Thursday, December 20, 2007

Rating Subprime Investment Grade Made `Joke' of Credit Experts

By Kathleen M. Howley

Dec. 20 (Bloomberg) -- As storm clouds gathered over New York on July 10, Standard & Poor's started a 10 a.m. conference call to discuss why the credit rating company was about to take its most dramatic action in more than two years.

S&P analysts said they might cut ratings on $12 billion of the world's worst-performing subprime mortgage bonds, some of them less than a year after they had been given investment-grade designations. Not since 2005, when it downgraded Ford Motor Co. and General Motors Corp., had S&P generated so much attention.

S&P Chief Economist David Wyss, 63, and Managing Director Thomas Warrack, 45, made a 20-minute presentation and then opened the line for questions from investors and analysts.

``I'd like to understand why now, when you could have made this move many, many months ago,'' said Steven Eisman, 45, who manages the $1.5 billion FrontPoint Financial Services hedge fund for Morgan Stanley in Greenwich, Connecticut. ``The paper just deteriorates every single month.''

Warrack and Managing Director Susan Barnes, 42, explained S&P's view of the time needed to accurately judge the performance of securities. Eisman cut them off. ``You need to have a better answer,'' he said.

As the five-year real estate boom approached its peak in 2005, Wall Street marketed a new type of security backed by high-interest subprime mortgages issued to the least credit- worthy homebuyers. Blessed by the biggest credit rating companies as safe investments, these instruments offered higher returns than government bonds with the same ratings.

`God-Like Status'

Investment banks including Bear Stearns Cos., Deutsche Bank AG and Lehman Brothers Holdings Inc. sold $1.2 trillion of these securities in 2005 and 2006, said Brian Bethune, director of financial economics for Global Insight Inc. in Waltham, Massachusetts.

None of this could have happened without the participation of Wall Street's three biggest arbiters of credit -- Moody's Investors Service, S&P and Fitch Ratings. About 80 percent of the securities carried AAA ratings, the same designation given to U.S. Treasury bonds.

This implied the investments couldn't fail, says Sylvain Raynes, 50, a former Moody's analyst who now is a principal at R&R Consulting, a structured securities valuation firm in New York.

``The rating agencies had an almost God-like status in the eyes of some investors,'' Raynes says. ``Now, that trust is gone. It's been replaced with a feeling of betrayal.''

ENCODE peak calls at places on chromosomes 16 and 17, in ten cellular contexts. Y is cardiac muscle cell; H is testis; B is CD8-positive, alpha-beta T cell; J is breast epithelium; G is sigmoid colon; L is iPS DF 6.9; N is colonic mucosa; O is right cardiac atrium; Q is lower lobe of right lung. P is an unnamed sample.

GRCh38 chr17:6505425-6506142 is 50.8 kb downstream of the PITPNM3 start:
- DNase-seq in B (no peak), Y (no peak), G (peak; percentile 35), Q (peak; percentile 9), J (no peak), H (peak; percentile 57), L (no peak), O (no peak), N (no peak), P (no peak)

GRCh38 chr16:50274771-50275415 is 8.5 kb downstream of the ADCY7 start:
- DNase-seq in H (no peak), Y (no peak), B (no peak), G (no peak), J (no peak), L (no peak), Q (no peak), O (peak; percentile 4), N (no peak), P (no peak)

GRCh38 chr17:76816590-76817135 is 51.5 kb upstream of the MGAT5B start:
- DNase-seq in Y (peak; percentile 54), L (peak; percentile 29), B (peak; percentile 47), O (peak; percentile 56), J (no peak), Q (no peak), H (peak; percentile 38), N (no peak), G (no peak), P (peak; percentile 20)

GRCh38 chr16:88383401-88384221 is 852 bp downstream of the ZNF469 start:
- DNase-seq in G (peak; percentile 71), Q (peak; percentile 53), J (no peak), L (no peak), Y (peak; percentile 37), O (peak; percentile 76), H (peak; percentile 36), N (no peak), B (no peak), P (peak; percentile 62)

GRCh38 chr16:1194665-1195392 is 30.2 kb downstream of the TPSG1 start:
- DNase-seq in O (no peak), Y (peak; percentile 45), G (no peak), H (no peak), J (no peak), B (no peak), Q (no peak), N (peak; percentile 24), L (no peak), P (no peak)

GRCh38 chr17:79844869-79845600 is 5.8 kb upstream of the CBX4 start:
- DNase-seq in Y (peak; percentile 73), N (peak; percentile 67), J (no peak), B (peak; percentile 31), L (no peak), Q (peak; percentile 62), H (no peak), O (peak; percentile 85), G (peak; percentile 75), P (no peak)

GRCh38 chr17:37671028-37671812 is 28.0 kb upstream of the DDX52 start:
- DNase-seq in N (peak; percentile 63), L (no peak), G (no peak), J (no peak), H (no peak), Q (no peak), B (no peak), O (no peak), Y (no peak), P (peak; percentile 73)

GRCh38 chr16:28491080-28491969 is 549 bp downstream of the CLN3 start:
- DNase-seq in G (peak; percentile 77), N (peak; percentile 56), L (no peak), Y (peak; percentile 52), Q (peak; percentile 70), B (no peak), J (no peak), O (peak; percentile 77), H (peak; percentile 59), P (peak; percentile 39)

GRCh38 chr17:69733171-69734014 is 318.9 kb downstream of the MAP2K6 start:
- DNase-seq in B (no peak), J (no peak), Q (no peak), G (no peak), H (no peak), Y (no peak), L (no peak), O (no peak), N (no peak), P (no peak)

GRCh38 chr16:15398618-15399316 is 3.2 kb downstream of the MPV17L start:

Guidance to Issuers

The companies' ratings underpinned Wall Street's expansion of the global market for securities based on high-risk subprime loans. Driven by the innovations of a group of Wall Street bankers, the subprime securities markets expanded quickly in 2005 and 2006, reaching into every corner of the world's investment community and winding up in the portfolios of banks and public investment pools from Europe to Asia.

Many institutional investors' own rules, in addition to state or national laws, bar them from buying securities that don't carry investment-grade ratings.

Issuers got guidance from rating companies on how to shape their subprime securities to win the ratings, says Joshua Rosner, managing director of the New York-based research firm Graham Fisher & Co. Investment banks used software distributed by the ratings companies to show them how to meet the requirements, then paid the companies to have the securities rated, he says.

Reaching `Desired Rating'

``The idea that the rating agencies are impartial in the world of structured finance is a joke,'' Rosner says. ``The issuers use the publicly available model to structure a pool and then sit down with the rating agencies to fine-tune it until they reach the desired rating.''

Distributing the criteria and discussing them with issuers is a matter of transparency, says Claire Robinson, Moody's senior managing director of asset finance and public finance.

``We do not structure transactions,'' Robinson says. ``We do not provide consulting services in terms of assembling transactions or choosing assets or pools or anything of that nature. We comment on credit quality.''